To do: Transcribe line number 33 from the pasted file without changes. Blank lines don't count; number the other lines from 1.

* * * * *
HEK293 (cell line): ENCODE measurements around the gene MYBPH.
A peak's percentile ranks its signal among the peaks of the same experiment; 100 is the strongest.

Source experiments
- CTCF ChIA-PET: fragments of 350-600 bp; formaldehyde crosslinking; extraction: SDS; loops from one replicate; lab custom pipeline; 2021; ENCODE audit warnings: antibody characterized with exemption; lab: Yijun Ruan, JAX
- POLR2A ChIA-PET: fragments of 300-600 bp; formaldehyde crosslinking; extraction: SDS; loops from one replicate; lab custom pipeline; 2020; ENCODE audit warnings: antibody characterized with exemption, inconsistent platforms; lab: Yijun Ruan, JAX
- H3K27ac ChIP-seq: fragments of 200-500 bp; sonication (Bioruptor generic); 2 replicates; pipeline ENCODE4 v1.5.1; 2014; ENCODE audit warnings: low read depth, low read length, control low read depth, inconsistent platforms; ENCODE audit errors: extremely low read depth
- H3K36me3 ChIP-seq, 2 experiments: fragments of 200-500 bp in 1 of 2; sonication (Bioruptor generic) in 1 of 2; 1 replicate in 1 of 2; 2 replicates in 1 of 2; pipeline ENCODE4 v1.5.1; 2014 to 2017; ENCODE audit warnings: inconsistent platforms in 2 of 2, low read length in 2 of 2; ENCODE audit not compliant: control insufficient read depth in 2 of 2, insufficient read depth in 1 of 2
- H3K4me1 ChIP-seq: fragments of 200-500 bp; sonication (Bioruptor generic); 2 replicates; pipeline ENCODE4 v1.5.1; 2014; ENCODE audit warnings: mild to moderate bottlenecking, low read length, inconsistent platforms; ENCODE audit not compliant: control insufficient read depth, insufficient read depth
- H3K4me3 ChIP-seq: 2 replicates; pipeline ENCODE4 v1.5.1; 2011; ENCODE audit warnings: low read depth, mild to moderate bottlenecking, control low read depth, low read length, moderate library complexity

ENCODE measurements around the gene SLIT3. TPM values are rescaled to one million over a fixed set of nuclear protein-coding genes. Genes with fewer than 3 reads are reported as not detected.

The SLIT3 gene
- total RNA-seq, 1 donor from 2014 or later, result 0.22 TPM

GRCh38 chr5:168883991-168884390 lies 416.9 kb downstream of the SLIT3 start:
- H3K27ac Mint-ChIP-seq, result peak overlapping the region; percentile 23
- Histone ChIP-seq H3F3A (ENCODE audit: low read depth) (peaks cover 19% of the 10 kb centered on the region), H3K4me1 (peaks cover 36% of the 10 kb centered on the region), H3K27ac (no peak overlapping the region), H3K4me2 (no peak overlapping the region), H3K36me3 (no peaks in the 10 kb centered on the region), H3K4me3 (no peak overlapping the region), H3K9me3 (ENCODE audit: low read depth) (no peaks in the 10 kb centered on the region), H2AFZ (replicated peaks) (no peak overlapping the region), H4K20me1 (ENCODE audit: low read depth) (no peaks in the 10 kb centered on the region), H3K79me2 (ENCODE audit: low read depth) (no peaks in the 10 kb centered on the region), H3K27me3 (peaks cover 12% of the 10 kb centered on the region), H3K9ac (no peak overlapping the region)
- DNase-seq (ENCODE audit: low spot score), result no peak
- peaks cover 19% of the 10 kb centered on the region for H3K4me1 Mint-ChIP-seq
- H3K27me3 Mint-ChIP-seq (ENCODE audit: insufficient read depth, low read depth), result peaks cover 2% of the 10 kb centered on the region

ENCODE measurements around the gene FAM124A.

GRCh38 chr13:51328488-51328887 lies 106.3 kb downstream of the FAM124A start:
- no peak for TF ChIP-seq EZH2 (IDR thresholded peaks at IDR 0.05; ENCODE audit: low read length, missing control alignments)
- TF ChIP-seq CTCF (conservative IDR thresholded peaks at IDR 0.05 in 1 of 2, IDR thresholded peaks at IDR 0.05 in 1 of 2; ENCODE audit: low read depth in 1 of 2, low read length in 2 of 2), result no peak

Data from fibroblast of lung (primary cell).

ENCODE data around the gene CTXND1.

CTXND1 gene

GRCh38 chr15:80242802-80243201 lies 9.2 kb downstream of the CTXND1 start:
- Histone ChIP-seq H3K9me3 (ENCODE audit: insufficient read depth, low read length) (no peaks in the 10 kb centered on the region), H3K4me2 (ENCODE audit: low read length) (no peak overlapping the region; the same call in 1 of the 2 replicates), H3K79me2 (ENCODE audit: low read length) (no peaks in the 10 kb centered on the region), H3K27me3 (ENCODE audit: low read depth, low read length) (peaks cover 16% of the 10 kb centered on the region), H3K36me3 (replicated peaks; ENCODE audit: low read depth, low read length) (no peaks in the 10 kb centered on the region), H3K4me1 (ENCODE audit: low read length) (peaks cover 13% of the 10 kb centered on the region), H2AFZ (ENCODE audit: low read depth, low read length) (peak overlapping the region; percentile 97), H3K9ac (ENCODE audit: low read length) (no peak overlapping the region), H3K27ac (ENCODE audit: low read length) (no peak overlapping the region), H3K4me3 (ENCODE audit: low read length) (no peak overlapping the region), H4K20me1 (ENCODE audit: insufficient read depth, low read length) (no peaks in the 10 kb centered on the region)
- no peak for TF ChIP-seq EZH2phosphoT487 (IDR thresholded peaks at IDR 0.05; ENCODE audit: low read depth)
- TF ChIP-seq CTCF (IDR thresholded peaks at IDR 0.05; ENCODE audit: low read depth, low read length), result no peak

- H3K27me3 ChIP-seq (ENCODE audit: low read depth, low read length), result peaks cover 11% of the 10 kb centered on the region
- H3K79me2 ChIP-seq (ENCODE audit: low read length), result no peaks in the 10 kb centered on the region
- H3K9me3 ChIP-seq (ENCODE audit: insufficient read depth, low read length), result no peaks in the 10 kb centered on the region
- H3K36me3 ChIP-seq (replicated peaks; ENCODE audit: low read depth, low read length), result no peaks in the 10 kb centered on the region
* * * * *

- H3K36me3 ChIP-seq (replicated peaks; ENCODE audit: low read depth, low read length), result no peaks in the 10 kb centered on the region